Creative Therapy

Creative therapy uses art-based activities, such as music and dance, to help treat emotional and mental health conditions. Any sort of artistic ability is not required for this therapy. Part of creative therapy is helping a person channel their thoughts and emotions through artistic expression. For these reasons, creative therapy may be beneficial for people who have difficulty expressing their feelings verbally.

Once a person has created a piece of art, for example, they can discuss their choices with the therapist. Talking with a therapist about their creation can help the person process how they are feeling. Trained therapists can administer creative therapy to help people experiencing a range of mental, emotional, and physical issues.

Art therapy is used in a variety of settings, including hospitals, wellness centres, clinics, community agencies, education institutions, and private practices.

 

Benefits of Creative Therapy

  • Improve cognitive and sensorimotor functions
  • Improve self-esteem
  • Develop self-awareness and insight
  • Help resolve conflict
  • Provide distraction from pain or illness
  • Provide relaxation or empowerment
  • Help to manage behaviour
  • Help to manage stress
  • Develop interpersonal skills

 

Types of Creative Therapy

There are various types of creative therapy that a person may benefit from. Certain creative therapies may be more useful for specific conditions. Listed below are some types of Creative Therapy.

  1. Music Therapy

In music therapy, a trained music therapist uses musical responses to assess a person’s physical and emotional well-being. A music therapy session may involve activities such as musical improvisation, listening to music, song writing and etc.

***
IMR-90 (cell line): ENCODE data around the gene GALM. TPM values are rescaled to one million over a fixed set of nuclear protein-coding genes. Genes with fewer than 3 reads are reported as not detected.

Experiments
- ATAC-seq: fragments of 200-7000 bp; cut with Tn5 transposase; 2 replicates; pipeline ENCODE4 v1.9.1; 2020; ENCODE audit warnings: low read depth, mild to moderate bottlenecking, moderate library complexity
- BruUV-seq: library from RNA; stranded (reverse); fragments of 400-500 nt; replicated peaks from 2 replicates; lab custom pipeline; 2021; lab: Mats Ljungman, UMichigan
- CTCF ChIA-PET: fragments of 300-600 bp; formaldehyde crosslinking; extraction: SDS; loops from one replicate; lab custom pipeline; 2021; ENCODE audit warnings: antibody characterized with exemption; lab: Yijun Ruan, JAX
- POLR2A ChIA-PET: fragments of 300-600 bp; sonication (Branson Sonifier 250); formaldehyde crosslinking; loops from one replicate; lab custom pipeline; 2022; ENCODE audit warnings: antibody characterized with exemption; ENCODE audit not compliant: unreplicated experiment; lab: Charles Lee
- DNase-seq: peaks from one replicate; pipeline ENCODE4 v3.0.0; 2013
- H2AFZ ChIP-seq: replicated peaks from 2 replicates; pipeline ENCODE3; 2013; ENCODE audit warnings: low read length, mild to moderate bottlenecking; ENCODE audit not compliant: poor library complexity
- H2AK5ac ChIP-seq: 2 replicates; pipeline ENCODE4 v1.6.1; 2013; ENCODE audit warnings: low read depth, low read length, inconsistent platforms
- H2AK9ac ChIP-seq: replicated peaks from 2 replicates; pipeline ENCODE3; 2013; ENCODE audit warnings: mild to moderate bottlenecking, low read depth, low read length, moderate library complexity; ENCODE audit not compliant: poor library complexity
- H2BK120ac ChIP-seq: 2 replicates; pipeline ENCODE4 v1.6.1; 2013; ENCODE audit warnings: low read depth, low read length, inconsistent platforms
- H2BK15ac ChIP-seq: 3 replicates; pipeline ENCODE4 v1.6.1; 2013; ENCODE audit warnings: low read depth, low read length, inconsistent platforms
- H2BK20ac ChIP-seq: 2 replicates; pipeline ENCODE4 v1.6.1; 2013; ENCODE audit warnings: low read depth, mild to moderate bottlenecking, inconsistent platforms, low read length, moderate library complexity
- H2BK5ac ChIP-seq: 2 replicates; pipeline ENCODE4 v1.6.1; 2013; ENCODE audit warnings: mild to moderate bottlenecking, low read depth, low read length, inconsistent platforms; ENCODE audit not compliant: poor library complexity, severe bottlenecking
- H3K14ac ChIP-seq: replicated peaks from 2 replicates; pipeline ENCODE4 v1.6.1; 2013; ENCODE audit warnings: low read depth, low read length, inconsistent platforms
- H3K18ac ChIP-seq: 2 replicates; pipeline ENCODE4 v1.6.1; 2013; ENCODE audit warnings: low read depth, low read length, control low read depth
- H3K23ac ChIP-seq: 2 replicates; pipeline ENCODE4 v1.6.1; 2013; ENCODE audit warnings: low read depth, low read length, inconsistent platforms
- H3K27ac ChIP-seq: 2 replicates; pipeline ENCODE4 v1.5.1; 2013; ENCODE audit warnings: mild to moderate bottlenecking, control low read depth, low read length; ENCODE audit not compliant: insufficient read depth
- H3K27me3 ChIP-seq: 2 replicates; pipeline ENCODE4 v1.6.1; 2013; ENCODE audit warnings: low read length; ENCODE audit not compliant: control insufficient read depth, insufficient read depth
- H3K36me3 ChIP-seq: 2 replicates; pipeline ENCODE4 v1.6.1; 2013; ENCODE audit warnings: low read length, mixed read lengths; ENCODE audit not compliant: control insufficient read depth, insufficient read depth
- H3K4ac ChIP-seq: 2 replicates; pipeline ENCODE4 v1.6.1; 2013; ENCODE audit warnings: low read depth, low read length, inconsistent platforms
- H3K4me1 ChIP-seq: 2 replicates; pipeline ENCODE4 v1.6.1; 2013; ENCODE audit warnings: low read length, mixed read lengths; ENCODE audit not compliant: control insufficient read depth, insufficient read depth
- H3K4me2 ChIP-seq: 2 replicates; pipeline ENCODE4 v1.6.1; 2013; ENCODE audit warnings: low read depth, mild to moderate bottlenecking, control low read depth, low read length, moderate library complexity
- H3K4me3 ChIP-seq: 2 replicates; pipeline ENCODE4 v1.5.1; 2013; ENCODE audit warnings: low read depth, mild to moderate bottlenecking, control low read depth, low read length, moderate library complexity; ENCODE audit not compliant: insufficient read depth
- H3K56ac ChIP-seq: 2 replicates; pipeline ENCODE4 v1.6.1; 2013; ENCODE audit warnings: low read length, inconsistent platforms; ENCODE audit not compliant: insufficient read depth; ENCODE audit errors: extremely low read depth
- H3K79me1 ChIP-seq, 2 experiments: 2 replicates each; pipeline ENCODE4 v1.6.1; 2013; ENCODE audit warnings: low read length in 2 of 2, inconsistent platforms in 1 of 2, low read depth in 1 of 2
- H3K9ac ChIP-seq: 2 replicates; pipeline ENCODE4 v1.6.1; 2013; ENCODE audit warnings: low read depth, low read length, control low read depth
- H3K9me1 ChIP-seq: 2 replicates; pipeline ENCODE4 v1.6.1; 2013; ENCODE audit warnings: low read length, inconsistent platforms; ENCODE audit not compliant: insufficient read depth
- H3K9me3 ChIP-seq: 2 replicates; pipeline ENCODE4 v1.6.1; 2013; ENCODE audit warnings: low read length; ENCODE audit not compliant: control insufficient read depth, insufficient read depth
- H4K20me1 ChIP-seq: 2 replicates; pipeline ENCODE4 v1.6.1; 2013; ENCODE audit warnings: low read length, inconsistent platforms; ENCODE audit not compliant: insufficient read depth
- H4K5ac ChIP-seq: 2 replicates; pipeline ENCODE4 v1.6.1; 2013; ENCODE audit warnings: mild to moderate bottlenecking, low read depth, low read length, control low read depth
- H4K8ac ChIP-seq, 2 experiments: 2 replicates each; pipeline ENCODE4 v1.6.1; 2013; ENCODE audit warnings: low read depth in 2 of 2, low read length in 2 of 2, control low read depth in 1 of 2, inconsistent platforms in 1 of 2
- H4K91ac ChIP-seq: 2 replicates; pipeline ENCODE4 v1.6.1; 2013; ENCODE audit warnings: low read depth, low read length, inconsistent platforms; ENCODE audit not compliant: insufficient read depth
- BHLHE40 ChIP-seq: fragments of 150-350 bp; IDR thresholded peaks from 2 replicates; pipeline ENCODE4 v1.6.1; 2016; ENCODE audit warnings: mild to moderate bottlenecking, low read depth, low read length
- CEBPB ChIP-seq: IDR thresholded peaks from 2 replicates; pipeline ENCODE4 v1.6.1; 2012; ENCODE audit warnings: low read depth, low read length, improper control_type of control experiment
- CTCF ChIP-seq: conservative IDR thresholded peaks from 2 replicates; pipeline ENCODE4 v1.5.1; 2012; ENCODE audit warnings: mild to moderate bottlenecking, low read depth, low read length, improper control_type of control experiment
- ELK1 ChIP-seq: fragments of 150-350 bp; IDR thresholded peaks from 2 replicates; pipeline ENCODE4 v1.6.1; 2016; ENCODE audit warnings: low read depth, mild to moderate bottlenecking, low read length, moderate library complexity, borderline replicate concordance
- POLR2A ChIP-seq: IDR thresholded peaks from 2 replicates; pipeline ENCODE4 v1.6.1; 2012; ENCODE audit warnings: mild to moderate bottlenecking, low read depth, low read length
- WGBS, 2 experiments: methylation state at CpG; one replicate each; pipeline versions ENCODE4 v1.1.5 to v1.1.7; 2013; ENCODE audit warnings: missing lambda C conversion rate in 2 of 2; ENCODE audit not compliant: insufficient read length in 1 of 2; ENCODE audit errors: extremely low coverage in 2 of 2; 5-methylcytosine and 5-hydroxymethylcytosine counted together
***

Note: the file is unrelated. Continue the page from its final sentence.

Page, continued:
Music can help a person relax and process emotions. This type of therapy is suitable for all ages but is beneficial especially to those who have:

  • Mental health conditions
  • Learning, developmental, or physical disabilities
  • Alzheimer’s disease
  • Substance misuse issues
  • Brain injuries
  • Acute or chronic pain, including labour-related pain

 

  1. Dance Therapy

Dance therapy involves the use of movement to enhance a person’s emotional, social, cognitive, and physical well-being. Dance therapists aim to help a person in various sectors such as improving self-esteem, developing communication skills and creating options for dealing with problems. It can also aid in self discovery where one finds out reasons for certain behaviour. This form of therapy can be useful for people who have social, developmental, medical, physical, or psychological issues.

 

  1. Art Therapy

Art therapy uses various art forms, such as painting, drawing, or sculpting. This form of therapy can help individuals in:

  • Exploring their feelings
  • Managing their behaviour
  • Promoting self-awareness
  • Developing social skills
  • Reducing their anxiety
  • Increasing their self-esteem

An art therapist can look at a piece that a person has created and help them discuss the feelings involved in its creation. The act of creating art can also help soothe and relax a person.

 

  1. Drama Therapy

The aim of drama therapy is to provide a person with a platform to share their thoughts and feelings. Drama therapy can help a person share their inner experiences through improvisations, theatre games, storytelling and enactment.

Drama therapy can be useful for people of all ages, and it may be particularly beneficial to those who:

  • Are recovering from addiction
  • Have developmental disabilities
  • Have experienced trauma
  • Are receiving treatment for behavioural health issues
  • Have mental health conditions

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